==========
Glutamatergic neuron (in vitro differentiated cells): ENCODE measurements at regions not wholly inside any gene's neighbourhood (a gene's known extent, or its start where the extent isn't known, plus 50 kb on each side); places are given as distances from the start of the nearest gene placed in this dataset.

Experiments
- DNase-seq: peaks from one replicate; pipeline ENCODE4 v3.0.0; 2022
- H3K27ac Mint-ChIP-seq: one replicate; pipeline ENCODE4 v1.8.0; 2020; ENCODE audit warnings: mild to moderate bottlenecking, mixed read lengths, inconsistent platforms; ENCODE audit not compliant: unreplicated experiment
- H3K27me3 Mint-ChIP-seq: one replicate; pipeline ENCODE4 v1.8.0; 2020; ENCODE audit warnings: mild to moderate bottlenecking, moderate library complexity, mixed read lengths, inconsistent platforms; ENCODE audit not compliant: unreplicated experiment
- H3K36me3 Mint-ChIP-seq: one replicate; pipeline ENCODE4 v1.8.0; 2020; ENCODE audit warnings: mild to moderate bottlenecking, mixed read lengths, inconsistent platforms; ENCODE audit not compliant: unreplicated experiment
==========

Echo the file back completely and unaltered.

Glutamatergic neuron (in vitro differentiated cells): ENCODE measurements at regions not wholly inside any gene's neighbourhood (a gene's known extent, or its start where the extent isn't known, plus 50 kb on each side); places are given as distances from the start of the nearest gene placed in this dataset.

Experiments
- DNase-seq: peaks from one replicate; pipeline ENCODE4 v3.0.0; 2022
- H3K27ac Mint-ChIP-seq: one replicate; pipeline ENCODE4 v1.8.0; 2020; ENCODE audit warnings: mild to moderate bottlenecking, mixed read lengths, inconsistent platforms; ENCODE audit not compliant: unreplicated experiment
- H3K27me3 Mint-ChIP-seq: one replicate; pipeline ENCODE4 v1.8.0; 2020; ENCODE audit warnings: mild to moderate bottlenecking, moderate library complexity, mixed read lengths, inconsistent platforms; ENCODE audit not compliant: unreplicated experiment
- H3K36me3 Mint-ChIP-seq: one replicate; pipeline ENCODE4 v1.8.0; 2020; ENCODE audit warnings: mild to moderate bottlenecking, mixed read lengths, inconsistent platforms; ENCODE audit not compliant: unreplicated experiment